Experience required

1 Corinthians 10:1-13
Experience is one of the four elements of the Wesleyan Quadrilateral. Together, scripture, tradition, reason and experience add to our theological reflection and understanding. As a reminder, the Bible (scripture) is the foundational element. We begin with scripture and we return to scripture. The other three parts of the quadrilateral help us develop our sense of faith in God.

There is much to say about each of the four segments. Today, though, let’s consider what we mean when we speak of our experience.

We tend to have a loose idea of the term. That is, bring whatever experience you’ve had to the table. This often happens when churches compile leadership rosters, for example. One person has experience in management or finances. We want them to bring that to our meetings. Or we may want someone with church experience. Someone who knows and understands the ins and outs of church politics.

To be sure, those experiences can be helpful.

But the experience John Wesley taught the church to consider is different. This is Christian experience. These are moments one has experienced “the assurance of one’s sins forgiven (a definition provided by Albert C. Outler)” Did you hear a convicting sermon that changed your perception of discipleship? Have you had a day of prayer led by the Holy Spirit that showed you what ways you have strayed from holiness? These are the kinds of experiences Wesley had in mind.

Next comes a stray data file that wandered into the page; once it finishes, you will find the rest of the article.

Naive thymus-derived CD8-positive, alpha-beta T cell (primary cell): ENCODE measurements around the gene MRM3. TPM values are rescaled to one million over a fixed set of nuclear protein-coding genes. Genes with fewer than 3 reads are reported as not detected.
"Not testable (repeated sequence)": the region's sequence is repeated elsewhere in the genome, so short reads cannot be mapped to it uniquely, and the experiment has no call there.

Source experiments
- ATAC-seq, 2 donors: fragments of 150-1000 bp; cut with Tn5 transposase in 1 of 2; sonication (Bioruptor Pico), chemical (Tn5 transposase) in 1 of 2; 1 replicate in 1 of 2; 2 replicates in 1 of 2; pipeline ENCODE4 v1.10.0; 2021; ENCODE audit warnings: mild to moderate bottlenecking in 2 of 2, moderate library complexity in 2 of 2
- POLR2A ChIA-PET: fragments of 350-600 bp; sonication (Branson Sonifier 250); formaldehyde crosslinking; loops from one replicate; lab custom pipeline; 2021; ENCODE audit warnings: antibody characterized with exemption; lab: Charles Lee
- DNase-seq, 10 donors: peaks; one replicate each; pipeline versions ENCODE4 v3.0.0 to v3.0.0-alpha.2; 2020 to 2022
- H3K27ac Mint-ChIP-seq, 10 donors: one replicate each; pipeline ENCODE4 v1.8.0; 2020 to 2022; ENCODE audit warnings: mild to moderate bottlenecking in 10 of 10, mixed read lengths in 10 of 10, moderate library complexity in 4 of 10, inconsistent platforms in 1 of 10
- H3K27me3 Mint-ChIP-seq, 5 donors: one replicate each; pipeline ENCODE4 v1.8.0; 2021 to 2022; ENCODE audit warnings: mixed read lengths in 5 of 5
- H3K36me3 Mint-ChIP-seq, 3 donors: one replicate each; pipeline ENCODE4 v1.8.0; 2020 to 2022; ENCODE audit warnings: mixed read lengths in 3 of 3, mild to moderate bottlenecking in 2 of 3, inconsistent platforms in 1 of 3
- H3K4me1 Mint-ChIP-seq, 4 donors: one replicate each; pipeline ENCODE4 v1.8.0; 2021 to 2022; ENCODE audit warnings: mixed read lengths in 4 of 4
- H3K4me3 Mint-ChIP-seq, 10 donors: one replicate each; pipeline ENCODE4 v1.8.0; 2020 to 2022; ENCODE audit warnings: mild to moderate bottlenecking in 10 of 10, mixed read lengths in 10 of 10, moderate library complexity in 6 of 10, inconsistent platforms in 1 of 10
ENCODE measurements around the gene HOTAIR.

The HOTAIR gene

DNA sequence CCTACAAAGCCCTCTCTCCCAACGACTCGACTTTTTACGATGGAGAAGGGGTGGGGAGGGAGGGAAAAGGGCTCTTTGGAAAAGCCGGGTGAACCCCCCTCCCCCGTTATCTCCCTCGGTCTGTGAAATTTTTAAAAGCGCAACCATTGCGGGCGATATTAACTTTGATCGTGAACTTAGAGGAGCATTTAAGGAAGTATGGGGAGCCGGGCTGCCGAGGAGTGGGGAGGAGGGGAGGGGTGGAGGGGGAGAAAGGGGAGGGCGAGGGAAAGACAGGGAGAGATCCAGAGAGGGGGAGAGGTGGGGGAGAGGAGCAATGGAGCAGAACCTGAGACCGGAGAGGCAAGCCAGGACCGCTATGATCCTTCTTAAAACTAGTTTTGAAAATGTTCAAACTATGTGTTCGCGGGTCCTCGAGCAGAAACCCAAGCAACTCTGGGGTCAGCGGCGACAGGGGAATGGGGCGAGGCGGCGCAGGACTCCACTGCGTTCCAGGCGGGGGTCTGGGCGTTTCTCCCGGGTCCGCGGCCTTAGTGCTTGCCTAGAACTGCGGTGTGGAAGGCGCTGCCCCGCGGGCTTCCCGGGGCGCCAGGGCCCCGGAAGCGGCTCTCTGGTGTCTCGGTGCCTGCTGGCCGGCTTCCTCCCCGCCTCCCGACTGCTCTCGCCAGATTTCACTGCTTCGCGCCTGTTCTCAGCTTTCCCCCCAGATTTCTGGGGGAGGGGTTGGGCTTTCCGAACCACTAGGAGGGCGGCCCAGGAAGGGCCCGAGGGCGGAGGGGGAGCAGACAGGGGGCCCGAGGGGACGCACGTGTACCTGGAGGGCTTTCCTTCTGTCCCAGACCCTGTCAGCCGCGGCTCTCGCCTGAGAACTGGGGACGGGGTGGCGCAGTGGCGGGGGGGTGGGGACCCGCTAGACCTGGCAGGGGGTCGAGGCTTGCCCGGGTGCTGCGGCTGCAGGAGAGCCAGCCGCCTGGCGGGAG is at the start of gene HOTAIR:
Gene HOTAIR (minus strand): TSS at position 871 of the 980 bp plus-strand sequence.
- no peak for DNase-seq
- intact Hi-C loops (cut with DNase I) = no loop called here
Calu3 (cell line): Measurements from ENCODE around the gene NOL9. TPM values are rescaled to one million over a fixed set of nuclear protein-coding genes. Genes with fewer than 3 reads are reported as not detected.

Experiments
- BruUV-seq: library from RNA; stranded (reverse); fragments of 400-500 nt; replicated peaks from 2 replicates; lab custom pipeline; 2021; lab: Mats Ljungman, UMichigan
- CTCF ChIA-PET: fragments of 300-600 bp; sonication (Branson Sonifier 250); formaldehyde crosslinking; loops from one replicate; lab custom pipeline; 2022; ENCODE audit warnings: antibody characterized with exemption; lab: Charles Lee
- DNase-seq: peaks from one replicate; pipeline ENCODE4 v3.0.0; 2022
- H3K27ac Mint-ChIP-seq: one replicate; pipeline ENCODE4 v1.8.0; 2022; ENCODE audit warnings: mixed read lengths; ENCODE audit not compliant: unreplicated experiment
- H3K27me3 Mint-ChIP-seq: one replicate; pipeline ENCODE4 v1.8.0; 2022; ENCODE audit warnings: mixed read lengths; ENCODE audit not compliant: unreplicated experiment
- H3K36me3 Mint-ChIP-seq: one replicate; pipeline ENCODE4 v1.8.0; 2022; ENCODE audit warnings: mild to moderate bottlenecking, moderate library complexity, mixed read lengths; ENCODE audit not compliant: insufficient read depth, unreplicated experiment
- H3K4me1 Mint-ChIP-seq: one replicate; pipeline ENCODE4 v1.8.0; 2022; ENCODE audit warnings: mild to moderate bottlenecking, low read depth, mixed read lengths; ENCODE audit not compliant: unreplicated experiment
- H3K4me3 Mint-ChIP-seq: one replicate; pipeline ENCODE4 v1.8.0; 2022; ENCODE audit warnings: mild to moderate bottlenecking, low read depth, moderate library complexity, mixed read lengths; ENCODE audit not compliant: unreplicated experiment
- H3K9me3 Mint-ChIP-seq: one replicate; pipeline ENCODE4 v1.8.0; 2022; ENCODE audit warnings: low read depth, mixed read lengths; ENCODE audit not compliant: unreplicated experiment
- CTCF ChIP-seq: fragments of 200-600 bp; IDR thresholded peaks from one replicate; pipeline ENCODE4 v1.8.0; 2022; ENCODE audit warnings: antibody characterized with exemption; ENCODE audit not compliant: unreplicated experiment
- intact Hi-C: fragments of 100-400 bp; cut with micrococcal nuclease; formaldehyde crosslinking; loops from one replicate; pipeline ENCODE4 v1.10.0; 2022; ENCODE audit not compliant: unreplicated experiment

As far as leadership goes, too often, our churches have not relied on those experiences. We want people with the business or organizational forms first. That is an unfortunate reality. Church politics or even church participation doesn’t automatically qualify us. And what of everyone else in the pews? Should we expect them to have the kind of Christian experiences we’re talking about today? Are we even praying for such a thing to happen?

Our answers to those questions dictate what kind of church we will be.

The apostle Paul addressed a divided and unfruitful church in Corinth. He planted the church there. Now, infighting, pride and sexual immorality were their most notable characteristics. Part of Paul’s effort to realign them to Christ was to call upon the experience of God’s people. He reminded the Corinthians of the great experience of the exodus and miraculous food in the desert.

Not even experiencing those powerful things saved the people. Many still turned from God. They continued to complain and desired their former life. Their example provides a helpful warning to us: If you think you are standing, watch out that you do not fall (1 Corinthians 10:12).

Now, none of this means your church or work experiences are meaningless. They are not. But what needs to be primary are our experiences with the Holy Spirit. The times when we learn all the more that we must depend on God. Times when we recognize who and what we have been and trust that God has indeed renewed us.

Stay blessed…john

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John Fletcher

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